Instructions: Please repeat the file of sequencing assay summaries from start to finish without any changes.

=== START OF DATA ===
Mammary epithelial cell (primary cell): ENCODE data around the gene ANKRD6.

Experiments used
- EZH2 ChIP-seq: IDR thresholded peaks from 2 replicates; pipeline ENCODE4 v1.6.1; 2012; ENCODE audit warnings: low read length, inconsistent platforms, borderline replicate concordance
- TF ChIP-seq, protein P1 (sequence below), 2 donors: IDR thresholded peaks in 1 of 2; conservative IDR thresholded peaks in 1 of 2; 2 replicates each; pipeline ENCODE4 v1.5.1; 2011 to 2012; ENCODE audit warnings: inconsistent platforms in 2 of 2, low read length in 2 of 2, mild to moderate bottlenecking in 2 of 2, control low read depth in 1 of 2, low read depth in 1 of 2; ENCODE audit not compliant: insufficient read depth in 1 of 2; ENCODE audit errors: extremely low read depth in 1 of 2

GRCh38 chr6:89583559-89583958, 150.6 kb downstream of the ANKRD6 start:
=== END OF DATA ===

Mammary epithelial cell (primary cell): ENCODE data around the gene ANKRD6.

Experiments used
- EZH2 ChIP-seq: IDR thresholded peaks from 2 replicates; pipeline ENCODE4 v1.6.1; 2012; ENCODE audit warnings: low read length, inconsistent platforms, borderline replicate concordance
- TF ChIP-seq, protein P1 (sequence below), 2 donors: IDR thresholded peaks in 1 of 2; conservative IDR thresholded peaks in 1 of 2; 2 replicates each; pipeline ENCODE4 v1.5.1; 2011 to 2012; ENCODE audit warnings: inconsistent platforms in 2 of 2, low read length in 2 of 2, mild to moderate bottlenecking in 2 of 2, control low read depth in 1 of 2, low read depth in 1 of 2; ENCODE audit not compliant: insufficient read depth in 1 of 2; ENCODE audit errors: extremely low read depth in 1 of 2

GRCh38 chr6:89583559-89583958, 150.6 kb downstream of the ANKRD6 start: